Britain is less than two months away from leaving the European Union. The faith of the British public in the government’s ability to deliver an orderly Brexit is dwindling. In the current atmosphere of uncertainty, it seems that Britain is facing two barely satisfactory outcomes – a no deal Brexit, or an extension of Article 50. Before discussing its effect on the US, it is worth going over the Brexit terminology and what it might mean.
Soft Brexit means a continuing close relationship with the EU; keeping some kind of free trade arrangement; remaining in a customs union (a group of states that have agreed to charge the same import duties as each other and allow free trade between themselves) and allowing EU citizens to live and work in the UK. Hard Brexit means the UK leaving the EU single market and customs union and no longer implementing EU freedom of movement rules. Whereas No Deal speaks for itself, UK crashing out of the EU without a deal when the two-year period after the triggering of Article 50 ends on 29th March.
As the uncertainty unfolds in Europe, it’s hardly surprising that across the Atlantic, the US politicians and business leaders are awakening to the dangers of Brexit. US institutions are inextricably linked with the UK on issues as diverse as tracking terrorists and using London’s Heathrow airport for refuelling. Most major American financial firms conduct business in London; for linguistic, cultural and historical reasons, UK has been America’s primary gateway to Europe.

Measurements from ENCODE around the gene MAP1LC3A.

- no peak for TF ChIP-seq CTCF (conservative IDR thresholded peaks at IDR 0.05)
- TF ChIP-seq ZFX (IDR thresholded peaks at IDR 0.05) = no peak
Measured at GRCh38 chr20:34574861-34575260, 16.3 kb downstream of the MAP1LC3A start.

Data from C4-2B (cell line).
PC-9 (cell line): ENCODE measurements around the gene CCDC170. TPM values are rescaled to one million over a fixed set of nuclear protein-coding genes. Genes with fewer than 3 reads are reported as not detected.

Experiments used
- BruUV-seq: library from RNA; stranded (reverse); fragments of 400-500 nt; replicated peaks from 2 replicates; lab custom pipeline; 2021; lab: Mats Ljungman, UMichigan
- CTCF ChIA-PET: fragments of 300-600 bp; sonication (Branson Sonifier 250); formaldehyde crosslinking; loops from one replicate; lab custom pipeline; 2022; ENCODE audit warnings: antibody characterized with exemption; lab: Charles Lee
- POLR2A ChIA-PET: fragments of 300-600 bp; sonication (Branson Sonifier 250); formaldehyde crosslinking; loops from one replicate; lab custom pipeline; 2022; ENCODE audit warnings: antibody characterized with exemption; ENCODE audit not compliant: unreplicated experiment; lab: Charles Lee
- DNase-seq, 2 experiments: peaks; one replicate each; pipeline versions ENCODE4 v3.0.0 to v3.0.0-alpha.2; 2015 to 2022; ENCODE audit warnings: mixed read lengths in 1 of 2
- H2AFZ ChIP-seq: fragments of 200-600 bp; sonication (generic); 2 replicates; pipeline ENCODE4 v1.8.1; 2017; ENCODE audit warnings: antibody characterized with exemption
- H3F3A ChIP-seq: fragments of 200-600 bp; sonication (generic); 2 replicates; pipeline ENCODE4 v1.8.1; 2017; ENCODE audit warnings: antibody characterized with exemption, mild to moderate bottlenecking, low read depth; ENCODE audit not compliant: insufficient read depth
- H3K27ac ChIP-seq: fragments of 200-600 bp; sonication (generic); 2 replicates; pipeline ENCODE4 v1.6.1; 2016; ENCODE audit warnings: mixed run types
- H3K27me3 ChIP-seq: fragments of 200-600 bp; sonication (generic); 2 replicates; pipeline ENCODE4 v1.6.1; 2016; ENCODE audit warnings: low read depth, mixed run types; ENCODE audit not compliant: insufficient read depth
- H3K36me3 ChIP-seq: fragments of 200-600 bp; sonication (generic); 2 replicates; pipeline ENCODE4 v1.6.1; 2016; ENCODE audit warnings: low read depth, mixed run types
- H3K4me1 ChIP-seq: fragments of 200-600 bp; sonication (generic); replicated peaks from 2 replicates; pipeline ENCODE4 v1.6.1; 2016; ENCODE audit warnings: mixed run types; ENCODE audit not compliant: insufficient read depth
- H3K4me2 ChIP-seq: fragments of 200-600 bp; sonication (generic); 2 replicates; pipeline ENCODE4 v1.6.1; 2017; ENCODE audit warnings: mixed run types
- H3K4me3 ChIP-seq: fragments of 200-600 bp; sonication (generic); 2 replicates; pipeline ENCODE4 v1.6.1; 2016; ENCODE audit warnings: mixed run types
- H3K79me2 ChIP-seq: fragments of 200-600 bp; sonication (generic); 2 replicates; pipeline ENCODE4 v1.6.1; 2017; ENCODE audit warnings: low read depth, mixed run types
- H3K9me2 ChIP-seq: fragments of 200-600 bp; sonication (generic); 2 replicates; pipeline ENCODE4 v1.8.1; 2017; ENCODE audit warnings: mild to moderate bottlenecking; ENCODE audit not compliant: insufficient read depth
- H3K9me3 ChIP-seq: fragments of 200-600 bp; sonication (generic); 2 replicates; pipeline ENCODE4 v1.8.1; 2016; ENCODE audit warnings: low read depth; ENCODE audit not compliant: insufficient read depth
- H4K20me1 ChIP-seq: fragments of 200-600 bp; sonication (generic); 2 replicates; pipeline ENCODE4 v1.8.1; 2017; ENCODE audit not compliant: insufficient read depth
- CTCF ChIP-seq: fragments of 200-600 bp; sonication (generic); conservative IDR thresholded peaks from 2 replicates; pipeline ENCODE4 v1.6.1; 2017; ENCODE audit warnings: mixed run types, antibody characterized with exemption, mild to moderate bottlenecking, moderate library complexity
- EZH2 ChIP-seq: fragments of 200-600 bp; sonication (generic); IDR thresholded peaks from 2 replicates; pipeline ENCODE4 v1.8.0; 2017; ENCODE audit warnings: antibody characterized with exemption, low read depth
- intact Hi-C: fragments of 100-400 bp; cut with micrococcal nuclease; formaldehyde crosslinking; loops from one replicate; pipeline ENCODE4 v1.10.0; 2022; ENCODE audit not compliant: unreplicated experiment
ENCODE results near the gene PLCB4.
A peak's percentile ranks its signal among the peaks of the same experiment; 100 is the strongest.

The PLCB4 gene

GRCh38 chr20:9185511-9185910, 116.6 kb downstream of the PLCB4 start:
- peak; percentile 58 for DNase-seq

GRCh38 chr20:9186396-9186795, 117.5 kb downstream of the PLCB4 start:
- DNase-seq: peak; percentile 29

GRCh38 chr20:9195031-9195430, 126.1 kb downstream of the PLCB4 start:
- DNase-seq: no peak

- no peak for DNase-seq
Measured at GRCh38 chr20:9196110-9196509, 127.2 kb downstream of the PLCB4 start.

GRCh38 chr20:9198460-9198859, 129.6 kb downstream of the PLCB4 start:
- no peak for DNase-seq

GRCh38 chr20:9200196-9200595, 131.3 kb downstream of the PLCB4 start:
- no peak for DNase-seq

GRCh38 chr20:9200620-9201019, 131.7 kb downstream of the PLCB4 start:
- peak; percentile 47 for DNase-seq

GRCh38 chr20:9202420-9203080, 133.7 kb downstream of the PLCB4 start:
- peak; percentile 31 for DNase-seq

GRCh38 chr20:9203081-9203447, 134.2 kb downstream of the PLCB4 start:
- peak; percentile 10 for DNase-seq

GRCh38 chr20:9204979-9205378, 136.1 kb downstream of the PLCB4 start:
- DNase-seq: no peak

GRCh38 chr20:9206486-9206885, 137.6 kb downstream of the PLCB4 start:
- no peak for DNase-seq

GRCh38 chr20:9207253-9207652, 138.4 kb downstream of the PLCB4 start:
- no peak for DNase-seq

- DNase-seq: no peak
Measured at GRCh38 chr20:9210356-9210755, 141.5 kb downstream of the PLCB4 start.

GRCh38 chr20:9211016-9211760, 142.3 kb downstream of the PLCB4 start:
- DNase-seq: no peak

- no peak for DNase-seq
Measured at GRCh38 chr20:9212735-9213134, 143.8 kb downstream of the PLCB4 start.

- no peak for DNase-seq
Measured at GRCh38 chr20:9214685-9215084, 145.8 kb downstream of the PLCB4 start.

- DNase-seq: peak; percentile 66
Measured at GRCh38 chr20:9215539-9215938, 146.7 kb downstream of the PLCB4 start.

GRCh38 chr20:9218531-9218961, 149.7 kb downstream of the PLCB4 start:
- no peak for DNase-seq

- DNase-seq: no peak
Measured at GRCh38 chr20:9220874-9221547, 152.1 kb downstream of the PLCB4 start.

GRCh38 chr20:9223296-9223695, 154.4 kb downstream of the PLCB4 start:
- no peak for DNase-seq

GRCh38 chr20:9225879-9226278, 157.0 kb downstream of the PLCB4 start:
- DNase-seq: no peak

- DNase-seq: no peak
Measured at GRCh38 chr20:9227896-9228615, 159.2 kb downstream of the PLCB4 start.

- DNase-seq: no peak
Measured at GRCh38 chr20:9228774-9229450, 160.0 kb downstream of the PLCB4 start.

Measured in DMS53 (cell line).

Brexit, whichever form it takes, is likely to affect Americans in various ways, including political, social and economic. Politically, Brexit may lead to a less stable Europe, which will indirectly affect the US. It is also possible that without the UK in the EU, the US will have far less influence in Europe. Economically, Brexit has the potential to destabilise the economy both in Europe and across the Atlantic.
Nearly four million Americans visited Britain in 2017, the last year for which numbers are available. Although most American visitors arrive into the UK by air, just over 1 in 10 leave through the Channel Tunnel to explore the rest of Europe. Experts say that for travel, Brexit-related worries are unfounded. Entry and exit requirements and travel safety won’t change, and Britain will continue to apply robust aviation security. As for currency, here Americans would benefit from a softening pound! While political chaos intensifies and the pound weakens, American travellers are gaining a considerable pricing advantage, their hotel and restaurant bills getting considerably cheaper. However, queues at airports could get longer for American citizens travelling to the EU, because British passport holders may have to queue with the rest of the non-EU citizens, causing longer waiting times.
As for education, there will be no change for American students in the UK – same great schools with fantastic facilities and liberal educational ethos, same academic excellence of higher education. What will change, of course, and very favourably for American students and their families, is the cost – due to the falling pound, the fees will be considerably lower, the savings considerably higher. It seems that if there is anything positive about Brexit, it is that it will make the excellent UK education more affordable to our overseas visitors. At Gabbitas – one of the oldest educational consultancies in the UK – we will continue helping our clients to find the best schools and university courses for their children, providing educational guidance and advice at all stages of UK education including the advice on the American Schools located in the UK – primary, secondary and higher, and delivering the best educational solutions for American children and their families.